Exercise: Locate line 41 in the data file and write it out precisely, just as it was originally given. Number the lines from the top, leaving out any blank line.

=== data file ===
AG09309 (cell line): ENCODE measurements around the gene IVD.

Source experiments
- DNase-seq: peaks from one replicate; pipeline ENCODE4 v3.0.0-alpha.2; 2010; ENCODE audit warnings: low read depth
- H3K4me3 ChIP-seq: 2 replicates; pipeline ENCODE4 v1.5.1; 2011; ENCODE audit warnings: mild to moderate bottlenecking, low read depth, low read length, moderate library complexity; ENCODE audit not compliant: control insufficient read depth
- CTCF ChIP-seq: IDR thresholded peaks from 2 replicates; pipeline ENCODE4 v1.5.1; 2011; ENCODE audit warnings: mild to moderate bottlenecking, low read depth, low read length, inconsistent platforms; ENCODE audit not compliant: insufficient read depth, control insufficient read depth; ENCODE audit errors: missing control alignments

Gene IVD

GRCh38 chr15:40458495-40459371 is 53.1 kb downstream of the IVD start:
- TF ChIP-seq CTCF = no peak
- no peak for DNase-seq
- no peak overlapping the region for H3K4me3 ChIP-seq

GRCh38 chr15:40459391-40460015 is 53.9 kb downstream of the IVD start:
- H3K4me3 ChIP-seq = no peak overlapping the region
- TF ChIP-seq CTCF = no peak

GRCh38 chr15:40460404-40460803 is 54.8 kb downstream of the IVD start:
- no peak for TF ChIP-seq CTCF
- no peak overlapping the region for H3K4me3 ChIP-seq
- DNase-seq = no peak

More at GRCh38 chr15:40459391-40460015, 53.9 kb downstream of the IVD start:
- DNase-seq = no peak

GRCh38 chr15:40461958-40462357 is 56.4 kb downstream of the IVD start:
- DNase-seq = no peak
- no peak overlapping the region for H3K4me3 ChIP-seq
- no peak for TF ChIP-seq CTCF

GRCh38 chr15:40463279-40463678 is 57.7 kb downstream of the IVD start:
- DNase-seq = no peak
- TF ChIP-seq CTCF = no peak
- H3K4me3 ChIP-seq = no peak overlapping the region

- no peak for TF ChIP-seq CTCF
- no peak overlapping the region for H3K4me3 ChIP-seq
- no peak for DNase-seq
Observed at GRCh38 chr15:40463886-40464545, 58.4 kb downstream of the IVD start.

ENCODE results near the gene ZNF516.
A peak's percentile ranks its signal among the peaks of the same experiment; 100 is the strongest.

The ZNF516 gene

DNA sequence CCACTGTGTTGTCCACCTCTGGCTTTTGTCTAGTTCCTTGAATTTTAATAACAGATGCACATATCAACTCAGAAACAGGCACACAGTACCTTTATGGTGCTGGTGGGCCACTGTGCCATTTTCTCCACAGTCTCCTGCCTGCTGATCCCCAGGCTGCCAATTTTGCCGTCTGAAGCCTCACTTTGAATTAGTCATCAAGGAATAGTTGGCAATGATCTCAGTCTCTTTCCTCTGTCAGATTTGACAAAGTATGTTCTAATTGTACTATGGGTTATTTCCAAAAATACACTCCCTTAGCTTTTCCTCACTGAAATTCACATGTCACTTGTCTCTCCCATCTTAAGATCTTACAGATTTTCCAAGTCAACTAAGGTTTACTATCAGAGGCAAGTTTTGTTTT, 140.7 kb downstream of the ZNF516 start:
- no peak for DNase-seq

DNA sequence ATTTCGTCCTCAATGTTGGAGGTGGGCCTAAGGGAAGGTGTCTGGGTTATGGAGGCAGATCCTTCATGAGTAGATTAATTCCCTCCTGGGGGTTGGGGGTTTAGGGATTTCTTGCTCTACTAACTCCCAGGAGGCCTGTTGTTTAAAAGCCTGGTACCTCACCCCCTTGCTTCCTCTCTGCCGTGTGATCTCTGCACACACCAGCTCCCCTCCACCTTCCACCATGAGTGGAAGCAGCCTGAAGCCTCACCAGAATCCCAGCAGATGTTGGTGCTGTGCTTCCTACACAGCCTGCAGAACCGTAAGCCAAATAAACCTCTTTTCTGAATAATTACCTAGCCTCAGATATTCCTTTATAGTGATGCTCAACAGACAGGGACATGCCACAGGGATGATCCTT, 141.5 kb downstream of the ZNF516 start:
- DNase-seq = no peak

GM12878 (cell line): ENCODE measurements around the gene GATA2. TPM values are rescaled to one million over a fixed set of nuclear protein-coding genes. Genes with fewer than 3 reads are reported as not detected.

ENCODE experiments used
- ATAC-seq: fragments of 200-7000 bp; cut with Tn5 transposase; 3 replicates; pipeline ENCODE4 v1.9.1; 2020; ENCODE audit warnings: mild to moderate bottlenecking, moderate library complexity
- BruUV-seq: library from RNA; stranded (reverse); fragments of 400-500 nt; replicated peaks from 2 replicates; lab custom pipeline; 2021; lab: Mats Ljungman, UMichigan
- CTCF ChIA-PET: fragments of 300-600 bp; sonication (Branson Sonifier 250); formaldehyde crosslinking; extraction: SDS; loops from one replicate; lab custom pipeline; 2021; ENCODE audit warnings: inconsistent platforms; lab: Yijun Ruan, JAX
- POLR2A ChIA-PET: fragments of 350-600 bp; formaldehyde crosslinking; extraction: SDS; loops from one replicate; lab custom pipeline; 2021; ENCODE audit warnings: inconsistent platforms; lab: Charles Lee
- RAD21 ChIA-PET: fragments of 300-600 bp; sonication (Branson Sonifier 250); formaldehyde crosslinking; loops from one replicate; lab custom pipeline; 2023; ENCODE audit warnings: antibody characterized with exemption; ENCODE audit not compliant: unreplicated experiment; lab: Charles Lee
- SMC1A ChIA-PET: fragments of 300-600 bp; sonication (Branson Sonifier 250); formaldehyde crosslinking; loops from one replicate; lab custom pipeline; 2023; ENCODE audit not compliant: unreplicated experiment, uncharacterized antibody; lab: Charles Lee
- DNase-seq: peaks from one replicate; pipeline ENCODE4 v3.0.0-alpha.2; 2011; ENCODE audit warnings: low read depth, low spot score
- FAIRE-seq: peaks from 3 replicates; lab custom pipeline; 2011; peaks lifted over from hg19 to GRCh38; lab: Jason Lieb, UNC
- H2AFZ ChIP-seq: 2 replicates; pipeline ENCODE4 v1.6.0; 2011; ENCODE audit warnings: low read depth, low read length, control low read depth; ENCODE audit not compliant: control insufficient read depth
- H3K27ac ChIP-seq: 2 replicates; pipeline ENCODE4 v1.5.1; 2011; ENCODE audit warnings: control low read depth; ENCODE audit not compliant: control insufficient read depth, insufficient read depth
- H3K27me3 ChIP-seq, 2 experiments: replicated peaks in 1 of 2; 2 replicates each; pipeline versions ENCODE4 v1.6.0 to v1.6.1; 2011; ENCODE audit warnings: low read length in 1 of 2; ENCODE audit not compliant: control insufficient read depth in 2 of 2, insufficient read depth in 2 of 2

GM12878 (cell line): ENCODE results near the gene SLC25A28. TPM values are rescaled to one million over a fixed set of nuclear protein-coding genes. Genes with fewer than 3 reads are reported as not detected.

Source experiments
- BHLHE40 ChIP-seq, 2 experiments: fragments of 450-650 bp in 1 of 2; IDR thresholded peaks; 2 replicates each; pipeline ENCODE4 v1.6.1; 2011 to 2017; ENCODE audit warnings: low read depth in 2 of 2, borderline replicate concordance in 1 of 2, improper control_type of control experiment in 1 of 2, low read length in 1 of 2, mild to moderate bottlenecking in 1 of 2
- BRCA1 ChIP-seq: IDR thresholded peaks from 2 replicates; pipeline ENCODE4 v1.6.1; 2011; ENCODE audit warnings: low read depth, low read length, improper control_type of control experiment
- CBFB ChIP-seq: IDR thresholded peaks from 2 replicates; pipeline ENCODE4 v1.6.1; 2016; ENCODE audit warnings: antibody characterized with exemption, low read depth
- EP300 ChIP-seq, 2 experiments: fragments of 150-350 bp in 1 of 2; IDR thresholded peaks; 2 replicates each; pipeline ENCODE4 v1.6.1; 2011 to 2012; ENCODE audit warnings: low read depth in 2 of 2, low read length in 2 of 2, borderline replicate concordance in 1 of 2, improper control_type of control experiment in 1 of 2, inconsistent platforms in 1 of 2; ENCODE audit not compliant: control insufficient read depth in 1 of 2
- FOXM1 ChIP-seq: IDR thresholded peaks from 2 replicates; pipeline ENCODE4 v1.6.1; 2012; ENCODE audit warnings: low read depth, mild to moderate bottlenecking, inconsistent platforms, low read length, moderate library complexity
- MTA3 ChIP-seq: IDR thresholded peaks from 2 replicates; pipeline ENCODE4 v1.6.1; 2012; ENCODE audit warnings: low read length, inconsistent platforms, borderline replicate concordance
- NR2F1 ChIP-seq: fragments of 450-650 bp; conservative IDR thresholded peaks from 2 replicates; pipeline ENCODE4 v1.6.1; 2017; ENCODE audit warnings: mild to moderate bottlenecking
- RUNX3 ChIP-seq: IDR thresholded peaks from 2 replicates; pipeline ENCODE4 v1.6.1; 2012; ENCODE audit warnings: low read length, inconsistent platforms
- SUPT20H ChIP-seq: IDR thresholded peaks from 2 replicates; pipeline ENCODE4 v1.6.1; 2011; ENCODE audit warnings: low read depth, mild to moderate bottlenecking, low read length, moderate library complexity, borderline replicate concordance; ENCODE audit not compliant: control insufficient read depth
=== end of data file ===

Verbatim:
- ATAC-seq: fragments of 200-7000 bp; cut with Tn5 transposase; 3 replicates; pipeline ENCODE4 v1.9.1; 2020; ENCODE audit warnings: mild to moderate bottlenecking, moderate library complexity